Q: Who are some other artists that inspire your work?

Miller: Cornelia Parker, Trevor Paglen and Dario Robleto.


Q: How has your work evolved from when you first began to present day? 

Miller: Initially, I struggled a lot to find a medium that I felt encapsulated my practice. I was criticized for jumping around with materials and subjects. But that kind of criticism seemed very closed-minded to me and ultimately had the reverse effect. It hurdled me to where I am now, and helped me to embrace that side of myself. I don’t like to paint and I rarely draw, I definitely don’t keep a regular sketchbook or feel the need to stick to any particular lane when it comes to material. I’m always trying to dig deeper and move further than where I landed last time. I love exploring new subjects and I’ll keep doing that until I feel particularly drawn to something I can’t stop working on–if that ever happens.

Q: Do you keep constant themes?

Miller: Not really, I try to remain in constant motion when it comes to themes. For the show at Sala Daiz (which is open until February 8), the themes and research span from Ancient Egypt to how astronauts smell space and that is a legitimate reflection of my sporadic research of themes.  

Q: What music plays in your studio and does it make its way into your work?

Miller: At the moment; Alice Coltrane, Moondog, Dorthy Ashby, T. Rex, Nino Ferrer, Captain Beefheart, Deniece Williams. I think everything informs everything, there’s always seepage. I’m currently making a record as an art project, perhaps this is my way of paying homage to an important part of my studio practice. Keeping a record player in the studio helps me step back from my work, refresh and reset my sights and continue moving with a larger picture in mind.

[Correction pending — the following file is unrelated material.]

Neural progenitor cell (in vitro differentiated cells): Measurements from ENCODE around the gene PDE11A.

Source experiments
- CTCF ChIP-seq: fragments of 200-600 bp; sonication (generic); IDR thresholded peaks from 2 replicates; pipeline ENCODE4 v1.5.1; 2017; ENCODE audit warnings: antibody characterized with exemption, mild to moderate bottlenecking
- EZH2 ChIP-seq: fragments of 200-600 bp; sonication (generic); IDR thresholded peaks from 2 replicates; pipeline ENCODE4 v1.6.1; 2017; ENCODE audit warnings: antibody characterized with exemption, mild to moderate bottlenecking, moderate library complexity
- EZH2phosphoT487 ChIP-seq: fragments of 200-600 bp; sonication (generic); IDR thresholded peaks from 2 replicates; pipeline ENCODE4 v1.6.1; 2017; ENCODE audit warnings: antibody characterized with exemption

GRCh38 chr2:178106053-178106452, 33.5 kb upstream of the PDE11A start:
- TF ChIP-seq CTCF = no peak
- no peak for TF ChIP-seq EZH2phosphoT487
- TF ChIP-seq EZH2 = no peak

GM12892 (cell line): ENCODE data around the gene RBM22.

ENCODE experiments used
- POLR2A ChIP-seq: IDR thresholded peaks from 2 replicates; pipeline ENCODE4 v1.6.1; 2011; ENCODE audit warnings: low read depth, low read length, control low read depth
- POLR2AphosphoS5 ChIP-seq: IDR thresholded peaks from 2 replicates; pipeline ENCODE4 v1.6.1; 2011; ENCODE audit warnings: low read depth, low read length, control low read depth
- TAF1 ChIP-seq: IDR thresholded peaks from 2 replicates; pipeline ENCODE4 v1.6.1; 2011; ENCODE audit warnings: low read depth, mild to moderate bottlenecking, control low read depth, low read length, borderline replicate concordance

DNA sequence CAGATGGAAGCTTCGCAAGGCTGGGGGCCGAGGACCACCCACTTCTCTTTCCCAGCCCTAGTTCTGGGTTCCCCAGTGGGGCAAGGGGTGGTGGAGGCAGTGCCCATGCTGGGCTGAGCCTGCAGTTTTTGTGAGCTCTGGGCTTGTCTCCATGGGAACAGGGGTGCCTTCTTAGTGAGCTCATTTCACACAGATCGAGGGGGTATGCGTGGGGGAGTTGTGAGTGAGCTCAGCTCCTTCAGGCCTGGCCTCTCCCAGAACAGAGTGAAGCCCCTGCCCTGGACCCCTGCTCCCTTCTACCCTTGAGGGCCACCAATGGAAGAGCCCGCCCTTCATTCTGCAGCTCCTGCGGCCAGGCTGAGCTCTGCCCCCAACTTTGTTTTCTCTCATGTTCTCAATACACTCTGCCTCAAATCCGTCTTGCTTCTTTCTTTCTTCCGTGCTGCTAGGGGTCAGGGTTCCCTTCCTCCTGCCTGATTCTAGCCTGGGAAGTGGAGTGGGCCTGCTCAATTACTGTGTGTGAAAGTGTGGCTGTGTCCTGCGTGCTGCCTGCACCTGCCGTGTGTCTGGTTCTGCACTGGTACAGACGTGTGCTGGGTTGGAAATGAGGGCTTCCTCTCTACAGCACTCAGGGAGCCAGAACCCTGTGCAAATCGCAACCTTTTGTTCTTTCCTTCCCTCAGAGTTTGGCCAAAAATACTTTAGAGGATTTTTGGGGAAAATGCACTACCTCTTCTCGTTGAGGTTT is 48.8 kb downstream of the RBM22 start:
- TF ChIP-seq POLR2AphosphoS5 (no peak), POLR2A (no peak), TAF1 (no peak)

Q: What about space draws you to it?

Miller: To quote the late and great Gene Roddenberry, it’s the final frontier. No but really, there’s so much to learn out there and we’ve barely scratch the surface. To be fair, I’m also blown away by the human mind’s ability to comprehend space (or not). How did Einstein predict gravitational lensing–or conversely–how could someone possibly believe in a flat earth? These are the things that interest me and usually start an avalanche of research.

Curious about #BBATX’s arts programming? Learn more about how we collaborate with artists here and keep up with exhibitions, installations and openings at bossbabes.org/events.

Jane Claire HerveyComment